People receiving this year's seasonal influenza vaccine are 23% less
likely to seek medical treatment for flu-type symptoms relative to
unvaccinated individuals, according to an interim CDC estimate based on
reports submitted so far for the current season.
That's less than half the "vaccine effectiveness" calculated for the vaccines deployed in recent seasons:
The CDC had previously acknowledged that the current flu vaccine cocktail appeared less effective than usual,
because the most common influenza A strain being detected in
circulation, dubbed A/Switzerland/9715293/2013, was not among those
selected for the 2014-2015 Northern Hemisphere vaccine. The
A/Switzerland strain is included in the vaccines to be used in the
upcoming Southern Hemisphere season, which begins in a few months. But
those stocks are neither ready yet nor would they be large enough to
cover the much more heavily populated Northern Hemisphere.
But the new estimate, published online in Morbidity and Mortality Weekly Report, is the first time the agency has put a number to the reduced effectiveness.
Authors of the report noted that their interim estimate came earlier
than in previous years, because of the early onset of significant flu
cases last fall.
"These early vaccine effectiveness estimates underscore the need for
additional influenza prevention and treatment measures, especially among
persons aged ≥65 years, young children, and other persons at higher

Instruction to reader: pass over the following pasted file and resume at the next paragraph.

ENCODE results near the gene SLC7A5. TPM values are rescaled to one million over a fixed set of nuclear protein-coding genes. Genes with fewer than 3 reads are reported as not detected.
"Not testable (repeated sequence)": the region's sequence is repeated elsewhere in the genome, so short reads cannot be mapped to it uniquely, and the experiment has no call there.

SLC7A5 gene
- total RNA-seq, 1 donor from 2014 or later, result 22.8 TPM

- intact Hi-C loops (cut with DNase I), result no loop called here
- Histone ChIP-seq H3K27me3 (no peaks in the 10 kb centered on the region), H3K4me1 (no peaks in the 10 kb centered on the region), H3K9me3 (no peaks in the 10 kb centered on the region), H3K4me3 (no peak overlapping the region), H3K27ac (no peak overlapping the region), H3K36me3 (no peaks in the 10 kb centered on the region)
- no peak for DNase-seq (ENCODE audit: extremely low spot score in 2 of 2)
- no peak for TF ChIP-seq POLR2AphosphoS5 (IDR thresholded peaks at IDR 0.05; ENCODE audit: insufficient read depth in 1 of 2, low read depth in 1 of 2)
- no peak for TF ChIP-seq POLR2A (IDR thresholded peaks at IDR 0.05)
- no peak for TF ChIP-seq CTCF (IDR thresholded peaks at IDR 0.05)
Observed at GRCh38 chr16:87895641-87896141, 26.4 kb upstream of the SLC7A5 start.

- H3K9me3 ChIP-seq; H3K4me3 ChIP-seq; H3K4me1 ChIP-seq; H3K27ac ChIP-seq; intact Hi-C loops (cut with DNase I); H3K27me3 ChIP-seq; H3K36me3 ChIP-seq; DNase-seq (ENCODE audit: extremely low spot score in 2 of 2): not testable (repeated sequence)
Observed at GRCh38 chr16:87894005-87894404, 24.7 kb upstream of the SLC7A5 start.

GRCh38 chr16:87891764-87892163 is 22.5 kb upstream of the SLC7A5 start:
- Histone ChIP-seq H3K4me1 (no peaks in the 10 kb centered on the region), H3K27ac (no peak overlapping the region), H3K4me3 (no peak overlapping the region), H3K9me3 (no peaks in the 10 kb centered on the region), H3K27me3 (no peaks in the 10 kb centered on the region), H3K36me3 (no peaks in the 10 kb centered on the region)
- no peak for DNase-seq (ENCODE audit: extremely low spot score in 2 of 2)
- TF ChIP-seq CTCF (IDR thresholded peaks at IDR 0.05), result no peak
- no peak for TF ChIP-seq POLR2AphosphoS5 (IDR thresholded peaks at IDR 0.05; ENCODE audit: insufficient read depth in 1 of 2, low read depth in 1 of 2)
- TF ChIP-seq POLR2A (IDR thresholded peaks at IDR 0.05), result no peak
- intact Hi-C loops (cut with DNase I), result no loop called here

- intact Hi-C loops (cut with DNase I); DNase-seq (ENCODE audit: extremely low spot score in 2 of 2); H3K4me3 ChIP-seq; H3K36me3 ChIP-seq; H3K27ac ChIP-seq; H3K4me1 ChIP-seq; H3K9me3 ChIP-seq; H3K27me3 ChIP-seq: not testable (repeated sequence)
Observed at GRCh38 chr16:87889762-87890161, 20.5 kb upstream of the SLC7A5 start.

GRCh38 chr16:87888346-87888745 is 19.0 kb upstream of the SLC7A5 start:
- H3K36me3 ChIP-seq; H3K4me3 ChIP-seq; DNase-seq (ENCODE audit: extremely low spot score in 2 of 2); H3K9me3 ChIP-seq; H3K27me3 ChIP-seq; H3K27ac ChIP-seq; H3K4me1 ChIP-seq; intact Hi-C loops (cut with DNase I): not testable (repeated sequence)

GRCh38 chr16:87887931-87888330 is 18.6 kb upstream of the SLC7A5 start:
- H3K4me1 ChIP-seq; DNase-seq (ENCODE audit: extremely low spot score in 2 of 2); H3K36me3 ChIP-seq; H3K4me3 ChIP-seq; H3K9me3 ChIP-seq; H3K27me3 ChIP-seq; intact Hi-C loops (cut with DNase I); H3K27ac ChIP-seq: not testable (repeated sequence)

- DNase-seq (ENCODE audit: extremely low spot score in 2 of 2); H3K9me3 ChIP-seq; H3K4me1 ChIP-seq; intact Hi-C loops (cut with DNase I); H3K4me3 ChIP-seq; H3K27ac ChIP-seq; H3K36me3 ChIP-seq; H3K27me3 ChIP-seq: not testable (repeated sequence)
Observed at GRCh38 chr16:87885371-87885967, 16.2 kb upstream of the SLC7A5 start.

risk for serious influenza associated complications," they wrote.
Last week, the CDC called for immediate treatment with influenza antiviral drugs in all high-risk patients presenting with possible flu, without waiting for confirmatory testing.
A single dose of an investigational influenza drug was able to reduce
the duration of fever and viral shedding, researchers said. In a combined analysis of two randomized placebo-controlled trials, the
neuraminidase inhibitor peramivir (Rapivab), given by injection within
48 hours of symptom onset, also lowered the amount of virus in the
blood, according to Rich Whitley, MD, of the University of Alabama at Birmingham. But while the drug reduced the time to resolution of symptoms - the
primary endpoint of the trials - the difference from placebo was not
Is oral zinc associated with a shorter duration, decreased
severity, and reduced incidence of the common cold compared with placebo?
When initiated within 24 hours of symptom onset, oral zinc is
associated with a shorter duration of the common cold in healthy people.
However, there is no association between oral zinc and symptom
severity, and the prevalence of adverse effects with zinc lozenges is
high. Given the high heterogeneity of data, these results should be
interpreted with caution. Used prophylactically, oral zinc is associated
with a reduced cold incidence in children. Prophylactic use has not
been studied in adults.
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